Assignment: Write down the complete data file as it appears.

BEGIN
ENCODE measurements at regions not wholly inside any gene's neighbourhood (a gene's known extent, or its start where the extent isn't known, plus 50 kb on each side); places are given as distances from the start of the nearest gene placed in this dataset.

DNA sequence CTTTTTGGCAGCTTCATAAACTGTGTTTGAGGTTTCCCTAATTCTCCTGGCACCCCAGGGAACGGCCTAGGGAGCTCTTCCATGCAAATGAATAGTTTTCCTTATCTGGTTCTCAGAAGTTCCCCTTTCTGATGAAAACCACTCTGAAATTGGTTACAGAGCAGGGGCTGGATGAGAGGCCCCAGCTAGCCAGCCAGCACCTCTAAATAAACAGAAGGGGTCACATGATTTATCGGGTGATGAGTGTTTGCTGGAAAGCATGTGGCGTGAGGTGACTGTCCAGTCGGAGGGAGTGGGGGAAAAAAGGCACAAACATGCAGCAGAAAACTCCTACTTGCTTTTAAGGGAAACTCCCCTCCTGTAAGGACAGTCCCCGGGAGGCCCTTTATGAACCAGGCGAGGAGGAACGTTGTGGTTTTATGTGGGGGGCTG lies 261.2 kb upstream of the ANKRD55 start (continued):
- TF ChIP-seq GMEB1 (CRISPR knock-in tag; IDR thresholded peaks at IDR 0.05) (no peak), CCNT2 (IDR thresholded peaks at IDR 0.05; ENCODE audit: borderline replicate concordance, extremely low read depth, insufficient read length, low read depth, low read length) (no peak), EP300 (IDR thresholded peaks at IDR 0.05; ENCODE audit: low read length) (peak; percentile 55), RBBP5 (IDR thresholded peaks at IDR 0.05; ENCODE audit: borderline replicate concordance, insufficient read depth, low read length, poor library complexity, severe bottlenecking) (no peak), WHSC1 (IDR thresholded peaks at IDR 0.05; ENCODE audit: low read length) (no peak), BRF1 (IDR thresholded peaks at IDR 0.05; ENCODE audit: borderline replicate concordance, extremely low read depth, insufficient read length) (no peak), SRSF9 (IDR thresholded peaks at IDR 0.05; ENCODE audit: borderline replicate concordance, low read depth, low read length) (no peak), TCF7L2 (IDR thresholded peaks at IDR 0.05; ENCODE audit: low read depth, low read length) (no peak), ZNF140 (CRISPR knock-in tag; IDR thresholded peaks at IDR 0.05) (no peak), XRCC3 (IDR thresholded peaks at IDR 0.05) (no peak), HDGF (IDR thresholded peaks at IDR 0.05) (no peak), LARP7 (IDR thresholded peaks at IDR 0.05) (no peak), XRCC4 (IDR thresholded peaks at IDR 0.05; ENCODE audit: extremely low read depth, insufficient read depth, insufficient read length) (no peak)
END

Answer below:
ENCODE measurements at regions not wholly inside any gene's neighbourhood (a gene's known extent, or its start where the extent isn't known, plus 50 kb on each side); places are given as distances from the start of the nearest gene placed in this dataset.

DNA sequence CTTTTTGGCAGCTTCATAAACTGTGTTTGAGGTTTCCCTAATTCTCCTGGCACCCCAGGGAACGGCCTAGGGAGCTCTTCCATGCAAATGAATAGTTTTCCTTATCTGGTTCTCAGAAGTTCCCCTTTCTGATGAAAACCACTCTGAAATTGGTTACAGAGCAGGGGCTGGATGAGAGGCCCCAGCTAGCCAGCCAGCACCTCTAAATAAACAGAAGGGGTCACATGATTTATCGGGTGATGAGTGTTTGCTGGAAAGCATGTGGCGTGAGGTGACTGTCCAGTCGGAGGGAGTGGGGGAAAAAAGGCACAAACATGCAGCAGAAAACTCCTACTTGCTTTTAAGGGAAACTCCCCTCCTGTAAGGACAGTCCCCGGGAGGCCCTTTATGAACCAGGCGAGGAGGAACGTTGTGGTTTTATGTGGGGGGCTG lies 261.2 kb upstream of the ANKRD55 start (continued):
- TF ChIP-seq GMEB1 (CRISPR knock-in tag; IDR thresholded peaks at IDR 0.05) (no peak), CCNT2 (IDR thresholded peaks at IDR 0.05; ENCODE audit: borderline replicate concordance, extremely low read depth, insufficient read length, low read depth, low read length) (no peak), EP300 (IDR thresholded peaks at IDR 0.05; ENCODE audit: low read length) (peak; percentile 55), RBBP5 (IDR thresholded peaks at IDR 0.05; ENCODE audit: borderline replicate concordance, insufficient read depth, low read length, poor library complexity, severe bottlenecking) (no peak), WHSC1 (IDR thresholded peaks at IDR 0.05; ENCODE audit: low read length) (no peak), BRF1 (IDR thresholded peaks at IDR 0.05; ENCODE audit: borderline replicate concordance, extremely low read depth, insufficient read length) (no peak), SRSF9 (IDR thresholded peaks at IDR 0.05; ENCODE audit: borderline replicate concordance, low read depth, low read length) (no peak), TCF7L2 (IDR thresholded peaks at IDR 0.05; ENCODE audit: low read depth, low read length) (no peak), ZNF140 (CRISPR knock-in tag; IDR thresholded peaks at IDR 0.05) (no peak), XRCC3 (IDR thresholded peaks at IDR 0.05) (no peak), HDGF (IDR thresholded peaks at IDR 0.05) (no peak), LARP7 (IDR thresholded peaks at IDR 0.05) (no peak), XRCC4 (IDR thresholded peaks at IDR 0.05; ENCODE audit: extremely low read depth, insufficient read depth, insufficient read length) (no peak)